Nadine Kampen, Communications and Marketing Director
nkampen@cmu.ca
Tel. 204.487.3300, Toll free 877.231.4570
Canadian Mennonite University, 500 Shaftesbury Blvd.
Winnipeg, Manitoba, Canada R3P 2N2

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General News

First Disaster Recovery Grad Inspired to Alleviate Suffering

David Barker Completes Disaster Recovery Studies at CMU

DRS Graduate David Barker with CMU President Gerald Gerbrandt and Instructors Lois Nickel (DRS) and Kenton Lobe (IDS)

Three years ago, in the middle of reading Roméo Dallaire’s traumatic first-hand account of the Rwanda genocide, David Barker decided his future would be in disaster response.

“It was the first time I read something about the actual suffering going on in the world,” says Barker, recalling his profound emotional response to Dallaire’s book, Shake Hands with the Devil.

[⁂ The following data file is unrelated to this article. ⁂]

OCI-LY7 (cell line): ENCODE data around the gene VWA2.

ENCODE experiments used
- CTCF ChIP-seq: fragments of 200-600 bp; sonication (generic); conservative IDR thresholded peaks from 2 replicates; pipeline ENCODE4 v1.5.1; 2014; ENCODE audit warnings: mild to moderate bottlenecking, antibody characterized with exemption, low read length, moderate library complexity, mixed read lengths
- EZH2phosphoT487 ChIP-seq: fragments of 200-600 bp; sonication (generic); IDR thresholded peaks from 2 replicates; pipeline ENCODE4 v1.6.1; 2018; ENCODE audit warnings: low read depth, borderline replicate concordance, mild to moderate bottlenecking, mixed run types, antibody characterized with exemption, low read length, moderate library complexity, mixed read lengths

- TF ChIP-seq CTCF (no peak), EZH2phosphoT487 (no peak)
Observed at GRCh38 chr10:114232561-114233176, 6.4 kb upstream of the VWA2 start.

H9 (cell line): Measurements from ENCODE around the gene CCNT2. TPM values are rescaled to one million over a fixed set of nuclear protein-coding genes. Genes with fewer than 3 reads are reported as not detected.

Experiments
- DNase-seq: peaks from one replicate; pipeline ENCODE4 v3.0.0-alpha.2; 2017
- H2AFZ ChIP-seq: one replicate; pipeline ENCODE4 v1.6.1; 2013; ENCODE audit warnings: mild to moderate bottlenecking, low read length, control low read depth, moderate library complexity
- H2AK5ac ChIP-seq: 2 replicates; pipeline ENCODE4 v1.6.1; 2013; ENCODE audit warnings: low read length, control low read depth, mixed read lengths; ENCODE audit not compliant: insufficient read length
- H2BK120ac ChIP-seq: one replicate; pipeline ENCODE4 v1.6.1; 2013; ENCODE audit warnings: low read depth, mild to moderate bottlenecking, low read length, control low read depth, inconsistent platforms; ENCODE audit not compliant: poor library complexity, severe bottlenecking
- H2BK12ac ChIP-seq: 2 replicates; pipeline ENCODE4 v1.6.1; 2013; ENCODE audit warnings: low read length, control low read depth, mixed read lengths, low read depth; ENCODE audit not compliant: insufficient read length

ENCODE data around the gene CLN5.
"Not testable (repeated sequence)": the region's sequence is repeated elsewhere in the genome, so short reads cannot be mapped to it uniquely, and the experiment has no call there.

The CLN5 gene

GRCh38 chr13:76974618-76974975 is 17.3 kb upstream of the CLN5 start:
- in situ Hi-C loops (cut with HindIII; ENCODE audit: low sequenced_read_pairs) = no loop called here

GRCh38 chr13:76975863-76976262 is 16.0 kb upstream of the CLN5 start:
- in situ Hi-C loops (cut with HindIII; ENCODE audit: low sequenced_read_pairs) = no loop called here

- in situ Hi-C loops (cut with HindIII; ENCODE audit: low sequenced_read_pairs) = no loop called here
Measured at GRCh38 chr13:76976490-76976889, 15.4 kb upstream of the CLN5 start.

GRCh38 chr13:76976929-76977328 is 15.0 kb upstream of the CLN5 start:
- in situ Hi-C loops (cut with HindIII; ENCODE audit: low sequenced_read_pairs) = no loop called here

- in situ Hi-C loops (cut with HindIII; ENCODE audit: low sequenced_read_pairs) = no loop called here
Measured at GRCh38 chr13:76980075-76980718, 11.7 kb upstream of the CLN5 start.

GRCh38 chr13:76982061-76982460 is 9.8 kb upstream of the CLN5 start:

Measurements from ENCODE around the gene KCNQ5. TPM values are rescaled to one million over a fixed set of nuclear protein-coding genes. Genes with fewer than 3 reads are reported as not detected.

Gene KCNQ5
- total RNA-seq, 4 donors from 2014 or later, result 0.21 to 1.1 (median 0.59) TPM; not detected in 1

This spring, Barker became the first student to graduate from Canadian Mennonite University’s fledgling Disaster Recovery Studies (DRS) program. Barker received his diploma on April 17 with a major in Peace and Conflict Studies and two minors, one in International Development and the other in Disaster Recovery.

If CMU had offered a major in disaster recovery, he would have taken it, Barker says. When he enrolled, CMU was just getting the 18-credit-hour program off the ground.

CMU developed its Disaster Recovery Studies program through a partnership with Mennonite Disaster Service (MDS), a faith-based agency with more than fifty years of experience responding to disasters in Canada and the U.S.A.
The emphasis of CMU’s program is on the longer-term phases of individual, family, and community rebuilding following disasters. A key part of the program is a series of two terms of fieldwork, eight to ten weeks each, fulfilling CMU’s practicum requirement.